What I talk about when I talk about swimming…

Before there was Murakami, there was Carver – Raymond Carver that is. I can totally see how Murakami was heavily influenced by him. If you’ve ever read Murakami Haruki’s “What I talk about when I talk about running”, you’ll know that he borrowed that title from Raymond Carver’s collection of short stories called “What we talk about when we talk about love”. My favourite short story in the collection is “The Bath” which also appears in Murakami’s short story collection “Birthday Stories”. Bath…pool…water…swimming. Everything is connected. So you know that I love food and eating, and to look at me I am no athlete by any definition, but all this eating can take a toll on one’s physique. I try to maintain this balance by swimming. Funnily enough, all that swimming makes me wanna do, is eat more.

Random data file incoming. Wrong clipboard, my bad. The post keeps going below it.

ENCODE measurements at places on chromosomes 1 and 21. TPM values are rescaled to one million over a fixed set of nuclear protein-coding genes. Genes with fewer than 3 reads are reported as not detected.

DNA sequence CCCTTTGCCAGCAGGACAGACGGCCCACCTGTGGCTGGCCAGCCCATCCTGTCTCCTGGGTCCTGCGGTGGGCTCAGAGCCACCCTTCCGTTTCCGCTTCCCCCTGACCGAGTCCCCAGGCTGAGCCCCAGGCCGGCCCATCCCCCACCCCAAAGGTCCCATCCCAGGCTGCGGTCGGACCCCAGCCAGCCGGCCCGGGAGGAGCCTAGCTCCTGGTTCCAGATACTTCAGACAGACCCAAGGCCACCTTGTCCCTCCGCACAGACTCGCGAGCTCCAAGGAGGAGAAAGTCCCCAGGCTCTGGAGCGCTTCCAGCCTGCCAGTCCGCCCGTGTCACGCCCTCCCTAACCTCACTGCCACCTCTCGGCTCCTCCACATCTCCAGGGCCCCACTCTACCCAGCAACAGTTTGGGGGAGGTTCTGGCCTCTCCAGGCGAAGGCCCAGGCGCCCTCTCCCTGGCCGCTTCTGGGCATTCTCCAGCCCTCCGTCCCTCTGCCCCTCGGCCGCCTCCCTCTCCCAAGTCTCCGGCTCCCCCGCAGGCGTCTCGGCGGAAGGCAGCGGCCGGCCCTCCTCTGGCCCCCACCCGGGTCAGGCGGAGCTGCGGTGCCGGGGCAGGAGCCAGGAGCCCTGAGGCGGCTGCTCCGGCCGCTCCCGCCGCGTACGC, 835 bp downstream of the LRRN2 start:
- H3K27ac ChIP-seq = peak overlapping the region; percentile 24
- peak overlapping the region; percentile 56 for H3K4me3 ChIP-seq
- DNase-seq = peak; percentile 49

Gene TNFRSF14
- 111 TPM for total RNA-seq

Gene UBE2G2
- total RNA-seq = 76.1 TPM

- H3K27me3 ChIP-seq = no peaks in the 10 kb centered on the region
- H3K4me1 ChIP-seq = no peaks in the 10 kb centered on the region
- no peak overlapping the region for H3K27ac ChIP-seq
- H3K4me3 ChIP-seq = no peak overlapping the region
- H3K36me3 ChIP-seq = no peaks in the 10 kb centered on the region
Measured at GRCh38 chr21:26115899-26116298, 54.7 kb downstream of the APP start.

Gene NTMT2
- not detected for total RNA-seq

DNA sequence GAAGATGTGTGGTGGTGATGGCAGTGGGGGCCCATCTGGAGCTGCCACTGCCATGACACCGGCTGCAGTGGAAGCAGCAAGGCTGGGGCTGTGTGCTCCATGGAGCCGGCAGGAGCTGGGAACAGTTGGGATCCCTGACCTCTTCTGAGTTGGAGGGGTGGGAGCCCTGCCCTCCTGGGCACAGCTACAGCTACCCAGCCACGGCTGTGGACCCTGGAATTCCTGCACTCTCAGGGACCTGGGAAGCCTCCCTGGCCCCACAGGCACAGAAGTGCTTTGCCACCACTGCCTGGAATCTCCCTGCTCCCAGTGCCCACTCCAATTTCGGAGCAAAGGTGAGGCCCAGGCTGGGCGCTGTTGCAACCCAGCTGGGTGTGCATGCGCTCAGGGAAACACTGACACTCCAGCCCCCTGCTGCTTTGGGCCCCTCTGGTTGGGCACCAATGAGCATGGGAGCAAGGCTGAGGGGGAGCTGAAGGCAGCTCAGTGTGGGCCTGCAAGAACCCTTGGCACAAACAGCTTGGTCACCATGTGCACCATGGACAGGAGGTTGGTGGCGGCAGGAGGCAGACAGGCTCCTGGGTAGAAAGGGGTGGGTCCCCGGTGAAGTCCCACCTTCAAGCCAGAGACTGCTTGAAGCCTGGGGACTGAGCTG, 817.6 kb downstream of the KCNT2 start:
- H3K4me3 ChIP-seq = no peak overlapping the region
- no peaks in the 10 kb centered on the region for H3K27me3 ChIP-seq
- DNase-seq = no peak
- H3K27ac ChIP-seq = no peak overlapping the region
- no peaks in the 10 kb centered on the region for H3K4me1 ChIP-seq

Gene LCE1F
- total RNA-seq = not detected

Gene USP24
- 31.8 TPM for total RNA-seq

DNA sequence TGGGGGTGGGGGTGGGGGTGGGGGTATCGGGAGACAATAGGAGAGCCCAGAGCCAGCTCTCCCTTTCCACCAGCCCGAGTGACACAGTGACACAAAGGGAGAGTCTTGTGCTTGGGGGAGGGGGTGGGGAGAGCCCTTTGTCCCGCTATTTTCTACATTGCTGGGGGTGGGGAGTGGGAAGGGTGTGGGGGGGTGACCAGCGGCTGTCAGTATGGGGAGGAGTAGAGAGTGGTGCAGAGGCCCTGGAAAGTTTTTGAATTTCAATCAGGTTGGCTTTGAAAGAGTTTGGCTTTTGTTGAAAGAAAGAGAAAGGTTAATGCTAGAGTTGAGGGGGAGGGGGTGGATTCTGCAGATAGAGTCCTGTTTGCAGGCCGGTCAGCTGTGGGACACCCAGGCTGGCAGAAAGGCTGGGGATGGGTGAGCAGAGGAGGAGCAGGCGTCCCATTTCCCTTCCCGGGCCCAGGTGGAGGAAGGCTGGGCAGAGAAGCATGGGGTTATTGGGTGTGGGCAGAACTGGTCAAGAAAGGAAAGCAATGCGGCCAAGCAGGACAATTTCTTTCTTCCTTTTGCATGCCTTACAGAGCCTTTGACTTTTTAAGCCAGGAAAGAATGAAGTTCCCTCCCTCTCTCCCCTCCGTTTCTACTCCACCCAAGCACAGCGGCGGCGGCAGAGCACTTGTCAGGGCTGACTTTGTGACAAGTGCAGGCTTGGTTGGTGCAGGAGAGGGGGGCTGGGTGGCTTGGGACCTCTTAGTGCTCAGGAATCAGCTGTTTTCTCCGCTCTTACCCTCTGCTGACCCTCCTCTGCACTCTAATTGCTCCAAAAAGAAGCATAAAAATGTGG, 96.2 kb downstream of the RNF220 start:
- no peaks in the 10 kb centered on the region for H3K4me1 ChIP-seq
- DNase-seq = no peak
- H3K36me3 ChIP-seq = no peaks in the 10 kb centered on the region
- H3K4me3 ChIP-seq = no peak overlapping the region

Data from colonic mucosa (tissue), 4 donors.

Lately, I’ve been swimming…a lot…sort of…trying to?… My summer goal for this year is to get back into some ocean swimming races. I used to do it (ir)regularly back in Sydney in my uni days. I had a couple that I liked to compete in, in particular the Bondi Cole Classic (from North Bondi to South Bondi beach and back – I believe this has now been moved to Steyne/Manly Beach) and also the Sydney Harbour swim. The Sydney Harbour Swim is the only sanctioned swim that allows participants to swim from the Sydney Opera House to Fort Denison and back right in Sydney Harbour. It’s pretty iconic. Ocean swimming as you guessed it, takes place in the ocean. It’s probably more accurate to describe it as Open Water swimming (that is, not a pool) – these Open Water swims are usually in oceans, harbours or even lakes. They involve swimming long distances usually between 1 to 5km. I have been swimming since the age of 5. I practically learnt to swim before I could even speak English (English being the second language I learnt).